• “The Court is reviewing how public-sector unions collect the fees they use to do their work. The economic security of millions of teachers, social workers, and first responders is at stake. This is something the people of Wisconsin know all too well, because your governor has repeatedly attacked and bullied public-sector unions, and working families have paid the price. I think that’s wrong, and it should stop.”
• “The Court is reviewing a Texas law imposing unnecessary, expensive requirements on doctors who perform abortions. If that law is allowed to stand, there will only be 10 or so health centers left where women can get safe, legal abortions in the whole state of Texas, a state with about 5.4 million women of reproductive age. So it will effectively end the legal right to choose for millions of women.”
• “The Court is also reviewing whether Texas should have to exclude non-voters when drawing its electoral map. That would leave out, among others, legal residents, people with felony convictions, and children. The fair representation of everyone in our society—including 75 million children—hangs in the balance.”
• “And on top of all that, the Court is reviewing affirmative action and President Obama’s executive actions on immigration, which called for halting the deportation of DREAMers and undocumented parents of citizens and legal residents. It’s also put a hold on the president’s clean-power plan. Either America can limit how much carbon pollution we produce, or we can’t. And if we can’t, then our ability to work with other nations to meet the threat of climate change under the Paris agreement is greatly diminished.”
“In short,” said Clinton, “in a single term, the Supreme Court could demolish pillars of the progressive movement. And as someone who has worked on every single one of these issues for decades, I see this as a make-or-break moment. If you care about the fairness of elections, the future of unions, racial disparities in universities, the rights of women, or the future of our planet, you should care about who wins the presidency and appoints the next Supreme Court justices.”
Finally, Clinton took on the Court’s biggest failure—addressing an issue that her rival for the Democratic nomination, Vermont Senator Bernie Sanders, had made central to his campaign.
Describing “the dangerous turn the Court has taken in recent years toward protecting the rights of corporations over those of people,” she decried the 2010 Citizens United ruling that knocked down barriers to corporate influence on elections.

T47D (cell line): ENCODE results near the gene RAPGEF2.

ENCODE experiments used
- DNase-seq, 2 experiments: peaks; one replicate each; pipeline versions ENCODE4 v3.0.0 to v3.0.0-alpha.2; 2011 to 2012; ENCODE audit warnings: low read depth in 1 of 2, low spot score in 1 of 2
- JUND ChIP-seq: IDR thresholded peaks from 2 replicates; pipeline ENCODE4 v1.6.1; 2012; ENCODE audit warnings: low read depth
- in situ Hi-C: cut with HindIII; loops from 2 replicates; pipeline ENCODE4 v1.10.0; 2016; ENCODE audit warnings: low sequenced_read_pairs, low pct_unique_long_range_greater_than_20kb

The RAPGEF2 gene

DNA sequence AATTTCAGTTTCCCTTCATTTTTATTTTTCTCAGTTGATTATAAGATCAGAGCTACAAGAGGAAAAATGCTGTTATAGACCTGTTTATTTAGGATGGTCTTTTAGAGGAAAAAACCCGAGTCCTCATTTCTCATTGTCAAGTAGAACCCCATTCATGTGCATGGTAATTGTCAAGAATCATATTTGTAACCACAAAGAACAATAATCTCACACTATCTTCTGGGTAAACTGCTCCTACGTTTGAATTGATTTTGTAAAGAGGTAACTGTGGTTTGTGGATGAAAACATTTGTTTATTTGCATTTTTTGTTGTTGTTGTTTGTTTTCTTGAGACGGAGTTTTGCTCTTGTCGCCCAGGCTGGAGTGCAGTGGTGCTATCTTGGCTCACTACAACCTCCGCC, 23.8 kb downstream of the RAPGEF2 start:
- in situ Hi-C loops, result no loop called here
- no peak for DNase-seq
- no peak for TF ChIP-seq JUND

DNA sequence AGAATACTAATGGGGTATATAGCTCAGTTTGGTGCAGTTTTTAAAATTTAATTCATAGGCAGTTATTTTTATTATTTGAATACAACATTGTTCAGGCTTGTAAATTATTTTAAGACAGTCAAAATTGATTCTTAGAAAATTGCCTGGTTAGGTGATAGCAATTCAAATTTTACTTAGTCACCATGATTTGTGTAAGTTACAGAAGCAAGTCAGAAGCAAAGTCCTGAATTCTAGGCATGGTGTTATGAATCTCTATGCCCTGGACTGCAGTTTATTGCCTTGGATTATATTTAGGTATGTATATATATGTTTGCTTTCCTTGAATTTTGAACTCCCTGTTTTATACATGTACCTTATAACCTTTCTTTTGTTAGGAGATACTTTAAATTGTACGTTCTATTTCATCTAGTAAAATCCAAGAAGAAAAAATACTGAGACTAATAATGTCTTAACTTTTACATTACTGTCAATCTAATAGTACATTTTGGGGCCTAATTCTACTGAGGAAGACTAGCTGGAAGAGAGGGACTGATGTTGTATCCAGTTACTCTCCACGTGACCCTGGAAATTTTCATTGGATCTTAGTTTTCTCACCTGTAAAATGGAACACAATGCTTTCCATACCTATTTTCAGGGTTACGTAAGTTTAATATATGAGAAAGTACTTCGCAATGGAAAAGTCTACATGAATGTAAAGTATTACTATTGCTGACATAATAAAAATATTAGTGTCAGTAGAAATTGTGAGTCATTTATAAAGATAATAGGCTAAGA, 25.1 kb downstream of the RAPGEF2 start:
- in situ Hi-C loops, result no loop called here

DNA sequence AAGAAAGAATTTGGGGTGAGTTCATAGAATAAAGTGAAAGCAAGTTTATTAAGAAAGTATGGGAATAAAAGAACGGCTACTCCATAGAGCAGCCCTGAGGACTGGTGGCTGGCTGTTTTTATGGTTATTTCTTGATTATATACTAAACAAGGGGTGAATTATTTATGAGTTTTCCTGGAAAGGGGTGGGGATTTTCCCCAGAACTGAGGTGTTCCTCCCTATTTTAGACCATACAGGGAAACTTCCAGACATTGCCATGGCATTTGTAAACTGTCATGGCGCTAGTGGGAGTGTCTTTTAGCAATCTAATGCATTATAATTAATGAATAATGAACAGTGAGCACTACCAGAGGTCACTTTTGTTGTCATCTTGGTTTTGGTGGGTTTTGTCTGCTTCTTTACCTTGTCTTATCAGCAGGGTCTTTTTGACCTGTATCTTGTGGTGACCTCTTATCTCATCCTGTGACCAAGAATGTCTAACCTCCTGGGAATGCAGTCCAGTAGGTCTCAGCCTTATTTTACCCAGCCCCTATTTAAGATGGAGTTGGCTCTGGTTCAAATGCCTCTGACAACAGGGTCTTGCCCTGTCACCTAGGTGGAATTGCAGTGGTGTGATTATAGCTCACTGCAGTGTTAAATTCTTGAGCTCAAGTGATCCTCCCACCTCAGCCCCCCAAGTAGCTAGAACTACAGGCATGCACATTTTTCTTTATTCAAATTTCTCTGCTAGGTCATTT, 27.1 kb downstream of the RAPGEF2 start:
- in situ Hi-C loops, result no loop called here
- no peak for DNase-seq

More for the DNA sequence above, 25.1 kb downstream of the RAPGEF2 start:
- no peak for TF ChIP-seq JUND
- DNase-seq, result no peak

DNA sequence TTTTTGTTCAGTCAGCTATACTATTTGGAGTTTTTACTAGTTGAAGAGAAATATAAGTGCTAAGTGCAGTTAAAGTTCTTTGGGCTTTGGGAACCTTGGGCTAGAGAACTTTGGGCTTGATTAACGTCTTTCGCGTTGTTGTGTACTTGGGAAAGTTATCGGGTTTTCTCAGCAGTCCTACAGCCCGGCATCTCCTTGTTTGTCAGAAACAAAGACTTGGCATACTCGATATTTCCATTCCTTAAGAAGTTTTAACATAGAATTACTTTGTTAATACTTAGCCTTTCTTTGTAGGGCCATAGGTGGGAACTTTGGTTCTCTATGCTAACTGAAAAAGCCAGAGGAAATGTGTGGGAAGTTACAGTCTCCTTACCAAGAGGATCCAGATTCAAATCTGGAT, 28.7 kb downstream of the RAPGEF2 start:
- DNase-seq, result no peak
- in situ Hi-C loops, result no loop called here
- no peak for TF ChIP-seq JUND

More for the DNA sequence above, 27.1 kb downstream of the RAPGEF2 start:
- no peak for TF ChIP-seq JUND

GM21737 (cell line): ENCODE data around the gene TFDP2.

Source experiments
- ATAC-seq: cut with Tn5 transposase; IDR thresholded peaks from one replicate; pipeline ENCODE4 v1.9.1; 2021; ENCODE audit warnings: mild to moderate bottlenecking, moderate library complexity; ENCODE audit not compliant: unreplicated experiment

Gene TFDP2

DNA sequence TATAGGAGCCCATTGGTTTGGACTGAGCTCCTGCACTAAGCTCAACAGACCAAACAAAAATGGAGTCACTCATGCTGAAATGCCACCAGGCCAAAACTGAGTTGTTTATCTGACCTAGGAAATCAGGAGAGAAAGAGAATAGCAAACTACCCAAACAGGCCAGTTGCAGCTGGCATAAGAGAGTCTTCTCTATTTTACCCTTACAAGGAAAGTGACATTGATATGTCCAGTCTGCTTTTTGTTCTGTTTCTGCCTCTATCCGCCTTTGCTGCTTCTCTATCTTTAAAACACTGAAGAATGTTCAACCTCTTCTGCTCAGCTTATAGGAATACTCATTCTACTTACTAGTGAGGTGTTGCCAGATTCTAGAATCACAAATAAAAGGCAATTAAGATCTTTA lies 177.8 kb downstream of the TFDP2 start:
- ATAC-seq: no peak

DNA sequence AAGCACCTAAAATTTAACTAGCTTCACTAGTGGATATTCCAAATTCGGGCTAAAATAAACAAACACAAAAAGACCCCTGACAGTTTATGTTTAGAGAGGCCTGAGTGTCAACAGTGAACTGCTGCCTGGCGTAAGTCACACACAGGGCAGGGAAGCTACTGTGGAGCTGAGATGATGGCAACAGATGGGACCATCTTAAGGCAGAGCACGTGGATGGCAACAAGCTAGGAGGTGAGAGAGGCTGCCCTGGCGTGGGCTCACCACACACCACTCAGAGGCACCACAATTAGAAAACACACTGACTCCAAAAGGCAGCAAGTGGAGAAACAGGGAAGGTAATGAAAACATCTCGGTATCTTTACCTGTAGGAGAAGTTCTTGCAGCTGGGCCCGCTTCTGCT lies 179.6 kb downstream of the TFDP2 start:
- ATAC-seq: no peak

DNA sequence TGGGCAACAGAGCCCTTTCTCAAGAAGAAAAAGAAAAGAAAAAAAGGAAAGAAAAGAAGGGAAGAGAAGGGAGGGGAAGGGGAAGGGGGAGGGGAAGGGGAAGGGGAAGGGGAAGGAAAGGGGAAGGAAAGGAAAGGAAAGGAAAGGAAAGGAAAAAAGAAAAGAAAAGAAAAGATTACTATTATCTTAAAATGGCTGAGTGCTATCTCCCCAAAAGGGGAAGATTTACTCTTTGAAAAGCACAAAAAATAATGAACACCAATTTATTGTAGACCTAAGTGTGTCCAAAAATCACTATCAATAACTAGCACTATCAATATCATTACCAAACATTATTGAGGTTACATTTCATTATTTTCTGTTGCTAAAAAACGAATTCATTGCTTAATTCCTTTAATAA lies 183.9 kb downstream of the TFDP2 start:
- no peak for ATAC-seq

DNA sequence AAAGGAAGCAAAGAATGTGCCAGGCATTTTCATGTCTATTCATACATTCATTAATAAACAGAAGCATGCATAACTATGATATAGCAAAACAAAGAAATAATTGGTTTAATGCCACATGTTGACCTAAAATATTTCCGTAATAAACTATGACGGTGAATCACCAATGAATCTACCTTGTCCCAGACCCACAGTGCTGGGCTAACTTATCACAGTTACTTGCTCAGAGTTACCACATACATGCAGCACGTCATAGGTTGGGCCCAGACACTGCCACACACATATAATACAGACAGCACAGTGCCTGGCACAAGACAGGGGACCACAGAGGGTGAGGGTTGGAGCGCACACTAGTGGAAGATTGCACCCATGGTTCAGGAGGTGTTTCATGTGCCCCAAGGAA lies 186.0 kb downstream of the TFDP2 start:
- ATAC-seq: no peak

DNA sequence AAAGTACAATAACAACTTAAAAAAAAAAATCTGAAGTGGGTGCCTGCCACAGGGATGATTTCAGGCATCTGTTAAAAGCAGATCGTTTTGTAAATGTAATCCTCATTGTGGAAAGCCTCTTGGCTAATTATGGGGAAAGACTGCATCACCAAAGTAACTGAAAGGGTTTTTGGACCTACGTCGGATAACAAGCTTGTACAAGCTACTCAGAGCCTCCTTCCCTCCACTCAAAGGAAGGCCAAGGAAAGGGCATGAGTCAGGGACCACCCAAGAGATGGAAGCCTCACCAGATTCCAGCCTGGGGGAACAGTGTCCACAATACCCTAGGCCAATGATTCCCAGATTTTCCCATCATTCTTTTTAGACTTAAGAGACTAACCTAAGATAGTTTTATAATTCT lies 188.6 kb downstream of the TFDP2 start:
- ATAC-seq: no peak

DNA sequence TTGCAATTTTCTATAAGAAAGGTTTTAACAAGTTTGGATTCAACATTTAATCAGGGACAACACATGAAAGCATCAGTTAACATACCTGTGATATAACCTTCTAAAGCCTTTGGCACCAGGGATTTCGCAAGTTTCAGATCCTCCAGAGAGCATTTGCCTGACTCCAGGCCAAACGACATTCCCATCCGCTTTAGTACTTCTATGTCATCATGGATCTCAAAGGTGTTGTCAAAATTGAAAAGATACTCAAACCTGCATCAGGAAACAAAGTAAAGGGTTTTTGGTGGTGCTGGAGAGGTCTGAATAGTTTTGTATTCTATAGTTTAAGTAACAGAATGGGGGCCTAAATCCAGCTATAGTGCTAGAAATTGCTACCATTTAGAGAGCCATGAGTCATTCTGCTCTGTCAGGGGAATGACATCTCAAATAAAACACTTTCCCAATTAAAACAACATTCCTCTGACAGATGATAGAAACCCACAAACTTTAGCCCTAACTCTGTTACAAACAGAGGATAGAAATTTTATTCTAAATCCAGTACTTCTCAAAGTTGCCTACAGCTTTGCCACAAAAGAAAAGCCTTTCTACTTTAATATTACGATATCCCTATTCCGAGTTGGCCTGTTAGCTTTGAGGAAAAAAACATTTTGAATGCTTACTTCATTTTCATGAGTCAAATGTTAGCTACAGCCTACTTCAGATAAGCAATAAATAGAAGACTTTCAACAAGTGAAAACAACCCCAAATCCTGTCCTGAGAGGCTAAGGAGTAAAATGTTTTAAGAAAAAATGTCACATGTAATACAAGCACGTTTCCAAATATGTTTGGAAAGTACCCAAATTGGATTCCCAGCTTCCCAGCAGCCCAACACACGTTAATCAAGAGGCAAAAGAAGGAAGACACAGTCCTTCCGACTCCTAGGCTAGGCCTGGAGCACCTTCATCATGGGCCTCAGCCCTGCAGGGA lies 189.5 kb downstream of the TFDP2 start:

“If the Court doesn’t overturn Citizens United, I will fight for a constitutional amendment to limit the influence of money in elections,” she said. “It is dangerous to our country and poisonous to our politics.”
But, to her credit, Clinton did not stop with Citizens United. “This Court has voted on the side of corporations—against the interests of workers, unions, consumers and the general public—in case after case,” said Clinton, who explained that the Court has “made it harder for consumers to band together to sue a corporation, even if they are collectively suffering from corporate behavior. So 2 million Comcast subscribers in Philadelphia were told they each had to hire a lawyer if they wanted to sue for fairer prices. One-and-a-half million women working at Walmart each had to hire a lawyer if they wanted to sue for sex discrimination. That’s a burden that the vast majority of people cannot afford.”
Clinton closed by putting the arguments that Democrats always make about the Supreme Court into political perspective—and into language that should have resonated far beyond legal circles.
“The Court used to—in the 20th century anyway—protect the little guy against the rich and powerful. More and more, it’s doing the opposite—protecting the rich and powerful against the little guy,” said the former secretary of state. “If I’m fortunate enough to be president, I will appoint justices who will make sure the scales of justice are not tipped away from individuals toward corporations and special interests; who will protect the constitutional principles of liberty and equality for all, regardless of race, gender, sexual orientation or political viewpoint; who will protect a woman’s right to choose, rather than billionaires’ right to buy elections; and who will see the Constitution as a blueprint for progress, not a barrier to it.”
What Hillary Clinton said in 2016 was right. It’s even more right now.
Democrats should make a deep and determined discussion of the Supreme Court, the Constitution, and the future of the rule of law central to the 2020 campaign—so central that it cannot be neglected by the media or by the voters.